August 21, 2019
Why context is everything when interpreting NPS
Always be aware of the length of time passed between the experience and the completion of the survey – the longer the time between experience and when asked to recall, the lower the score will be."
For any restaurant operator to be successful, understanding how well they perform from a customer perspective is crucial.
With competition in the UK eating out market as fierce as it has ever been, it is now more important than ever to understand how your business performs in the eyes of the consumer and, crucially, versus the competition.
Step into the fray Net Promoter Score (NPS). Since its creation in the early 2000s, the metric has taken the business world by storm. As well as being supported by plenty of academic research linking high scores with strong financial performance, it’s also simple to use – one question, easy to ask and understand, and allows competitor benchmarking.
Despite this, there remains some caution around its reliability as a performance indicator and part of this stems from its perceived variability – scores can differ depending on a number of factors. A lack of understanding of these factors can cause confusion and undermine the credibility of the measure. Therefore, to ensure effective interpretation of NPS, there are a few points to consider.
What influences customer responses
Firstly, remember that context is key. Always be aware of the length of time passed between the experience and the completion of the survey – the longer the time between experience and when asked to recall, the lower the score will be. For example, the average NPS from an in-situ survey straight after a meal is +60. This drops to around +45 when asked the following day, primarily due to the impact time has on the ability for a customer to recall and therefore recommend.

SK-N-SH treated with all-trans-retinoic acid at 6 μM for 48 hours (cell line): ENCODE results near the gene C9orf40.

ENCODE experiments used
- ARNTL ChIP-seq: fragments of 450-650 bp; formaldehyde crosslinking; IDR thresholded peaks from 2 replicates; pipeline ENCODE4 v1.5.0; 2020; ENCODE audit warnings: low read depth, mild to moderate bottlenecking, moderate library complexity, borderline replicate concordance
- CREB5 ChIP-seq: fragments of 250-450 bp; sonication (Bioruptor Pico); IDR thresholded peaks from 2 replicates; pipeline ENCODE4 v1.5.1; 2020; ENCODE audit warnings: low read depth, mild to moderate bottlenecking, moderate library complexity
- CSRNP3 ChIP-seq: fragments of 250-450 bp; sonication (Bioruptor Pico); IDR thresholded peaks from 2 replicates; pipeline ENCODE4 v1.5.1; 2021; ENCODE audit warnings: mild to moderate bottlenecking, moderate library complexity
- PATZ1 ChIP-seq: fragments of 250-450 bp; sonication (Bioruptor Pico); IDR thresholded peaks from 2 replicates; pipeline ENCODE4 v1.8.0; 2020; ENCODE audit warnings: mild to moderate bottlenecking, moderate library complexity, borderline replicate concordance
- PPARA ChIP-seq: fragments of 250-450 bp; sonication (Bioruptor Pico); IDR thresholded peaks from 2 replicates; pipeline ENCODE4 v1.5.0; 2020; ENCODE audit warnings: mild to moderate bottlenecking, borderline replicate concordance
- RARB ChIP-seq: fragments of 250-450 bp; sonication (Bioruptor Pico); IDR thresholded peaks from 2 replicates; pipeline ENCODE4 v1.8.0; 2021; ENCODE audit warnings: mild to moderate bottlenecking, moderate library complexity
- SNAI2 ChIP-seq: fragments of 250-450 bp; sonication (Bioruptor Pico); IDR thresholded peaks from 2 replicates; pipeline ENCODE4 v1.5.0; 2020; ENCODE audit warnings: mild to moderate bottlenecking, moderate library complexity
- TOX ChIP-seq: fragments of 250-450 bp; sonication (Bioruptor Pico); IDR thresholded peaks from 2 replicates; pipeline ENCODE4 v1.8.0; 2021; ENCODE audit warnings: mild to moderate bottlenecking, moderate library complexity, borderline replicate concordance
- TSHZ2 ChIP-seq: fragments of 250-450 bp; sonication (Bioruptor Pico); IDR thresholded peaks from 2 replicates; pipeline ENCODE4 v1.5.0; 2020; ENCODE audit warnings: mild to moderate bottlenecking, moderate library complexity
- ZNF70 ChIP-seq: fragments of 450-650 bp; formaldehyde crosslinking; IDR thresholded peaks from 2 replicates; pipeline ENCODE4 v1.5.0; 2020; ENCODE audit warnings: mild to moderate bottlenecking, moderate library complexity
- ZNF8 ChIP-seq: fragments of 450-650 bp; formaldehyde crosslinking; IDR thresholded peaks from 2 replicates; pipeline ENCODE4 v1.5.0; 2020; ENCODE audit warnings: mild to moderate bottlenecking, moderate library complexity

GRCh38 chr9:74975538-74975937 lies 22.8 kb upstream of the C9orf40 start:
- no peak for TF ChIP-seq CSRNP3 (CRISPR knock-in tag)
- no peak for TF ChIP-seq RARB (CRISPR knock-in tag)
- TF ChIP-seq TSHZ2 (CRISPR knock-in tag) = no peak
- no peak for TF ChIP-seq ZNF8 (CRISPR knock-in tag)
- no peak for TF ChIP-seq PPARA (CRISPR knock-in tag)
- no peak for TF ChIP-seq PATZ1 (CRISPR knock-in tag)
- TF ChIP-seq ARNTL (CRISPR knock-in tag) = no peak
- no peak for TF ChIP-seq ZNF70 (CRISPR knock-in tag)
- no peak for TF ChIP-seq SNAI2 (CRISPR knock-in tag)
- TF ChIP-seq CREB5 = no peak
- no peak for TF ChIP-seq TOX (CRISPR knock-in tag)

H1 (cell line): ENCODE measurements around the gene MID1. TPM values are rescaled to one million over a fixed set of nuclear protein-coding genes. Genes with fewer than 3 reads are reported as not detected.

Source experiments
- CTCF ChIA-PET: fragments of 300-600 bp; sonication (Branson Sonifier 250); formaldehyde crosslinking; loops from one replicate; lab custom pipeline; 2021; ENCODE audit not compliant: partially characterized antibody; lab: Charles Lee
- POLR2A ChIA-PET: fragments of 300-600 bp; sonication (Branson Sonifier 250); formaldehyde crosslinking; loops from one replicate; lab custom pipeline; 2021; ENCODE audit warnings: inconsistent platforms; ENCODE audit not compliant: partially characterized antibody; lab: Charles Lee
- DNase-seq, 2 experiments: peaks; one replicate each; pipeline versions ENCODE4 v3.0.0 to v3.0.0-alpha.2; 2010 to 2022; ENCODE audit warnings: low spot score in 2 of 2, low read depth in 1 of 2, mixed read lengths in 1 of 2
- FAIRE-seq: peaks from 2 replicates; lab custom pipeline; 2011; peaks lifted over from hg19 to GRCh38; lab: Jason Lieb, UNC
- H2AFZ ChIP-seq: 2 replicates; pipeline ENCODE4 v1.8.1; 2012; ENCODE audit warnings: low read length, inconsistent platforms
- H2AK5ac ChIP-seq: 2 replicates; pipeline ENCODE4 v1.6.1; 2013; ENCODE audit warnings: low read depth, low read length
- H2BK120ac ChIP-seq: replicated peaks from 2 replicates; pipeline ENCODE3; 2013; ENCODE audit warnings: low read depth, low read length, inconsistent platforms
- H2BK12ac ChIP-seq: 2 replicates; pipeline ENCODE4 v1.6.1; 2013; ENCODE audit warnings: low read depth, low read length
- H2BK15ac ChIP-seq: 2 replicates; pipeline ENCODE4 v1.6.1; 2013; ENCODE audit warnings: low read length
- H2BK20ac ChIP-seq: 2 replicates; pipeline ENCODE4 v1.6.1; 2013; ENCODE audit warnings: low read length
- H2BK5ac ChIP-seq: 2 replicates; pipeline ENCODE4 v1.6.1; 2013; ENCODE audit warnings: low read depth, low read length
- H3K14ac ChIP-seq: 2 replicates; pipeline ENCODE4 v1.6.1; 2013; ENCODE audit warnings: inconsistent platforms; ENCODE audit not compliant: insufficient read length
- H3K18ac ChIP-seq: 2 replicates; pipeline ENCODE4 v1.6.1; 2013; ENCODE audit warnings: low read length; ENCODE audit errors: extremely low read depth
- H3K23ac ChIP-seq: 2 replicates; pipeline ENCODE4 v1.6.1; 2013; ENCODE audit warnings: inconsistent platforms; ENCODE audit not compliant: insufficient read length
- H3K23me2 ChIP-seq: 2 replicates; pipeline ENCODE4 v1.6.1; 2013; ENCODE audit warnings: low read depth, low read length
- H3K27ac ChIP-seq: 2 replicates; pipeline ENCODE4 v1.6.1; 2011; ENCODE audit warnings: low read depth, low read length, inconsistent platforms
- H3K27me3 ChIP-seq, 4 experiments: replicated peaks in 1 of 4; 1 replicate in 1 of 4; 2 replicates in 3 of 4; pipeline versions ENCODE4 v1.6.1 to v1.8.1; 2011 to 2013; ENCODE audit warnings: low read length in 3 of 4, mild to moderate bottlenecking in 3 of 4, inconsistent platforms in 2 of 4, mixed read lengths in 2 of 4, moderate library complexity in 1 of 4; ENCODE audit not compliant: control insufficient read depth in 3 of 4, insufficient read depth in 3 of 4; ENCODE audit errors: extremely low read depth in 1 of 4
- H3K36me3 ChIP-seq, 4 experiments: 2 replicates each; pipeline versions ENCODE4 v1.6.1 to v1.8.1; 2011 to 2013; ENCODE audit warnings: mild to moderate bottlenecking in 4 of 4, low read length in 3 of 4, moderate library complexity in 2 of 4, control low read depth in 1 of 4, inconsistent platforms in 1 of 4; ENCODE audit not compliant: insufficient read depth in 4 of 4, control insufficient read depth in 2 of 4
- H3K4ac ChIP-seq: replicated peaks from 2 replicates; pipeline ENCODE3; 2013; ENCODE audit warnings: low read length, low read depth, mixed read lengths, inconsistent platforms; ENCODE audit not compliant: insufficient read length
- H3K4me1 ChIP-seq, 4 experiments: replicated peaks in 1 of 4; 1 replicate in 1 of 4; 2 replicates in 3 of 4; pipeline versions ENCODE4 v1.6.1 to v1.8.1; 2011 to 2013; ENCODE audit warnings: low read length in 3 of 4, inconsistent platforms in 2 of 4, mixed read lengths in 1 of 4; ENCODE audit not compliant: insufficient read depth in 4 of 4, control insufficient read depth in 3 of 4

Another factor to consider is the nature of the relationship between sender and respondent. A survey sent by a restaurant operator to its CRM database about a recent visit will typically score +35 whereas the same survey sent by a research company to the general public about a recent visit will be much lower (+20). Here, it’s important to take into account the potential ‘halo’ effect on feedback scores when asked by the restaurant where a warmer, pre-established relationship is likely to exist with the respondent.
Considering the context
Fundamentally there is no right or wrong answer as to which approach is best. Asking for feedback in-situ immediately after the meal guarantees the purest feedback, but some would argue it disrupts the eating out experience in a negative way. The more subtle approach of sending an email the next day may avoid this, but equally it won’t benefit from the same clarity of recall. It’s also important to note how NPS can vary depending on the type of venue. Generally speaking, the more premium the experience, the higher the score will be. According to data from BrandVue Eating Out, a daily survey of diners at the UK’s biggest eating out venues, casual dining brands have the highest average of any subcategory at +26. This falls to +21 for pub restaurants and +15 for coffee shops and cafés. At venues where usage tends to be more functional, such as quick-service restaurants, fast food outlets (+11) or supermarket cafés (+4), scores tend to be lower.
With some of the busiest and strongest performing casual dining brands scoring highest on NPS, it’s certainly worth monitoring as a business. But operators should be diligent with the interpretation of results and always contextualise the findings. Be consistent and controlled with your methodology and always make comparisons on a like-for-like basis.
This article originally appeared in Casual Dining Magazine
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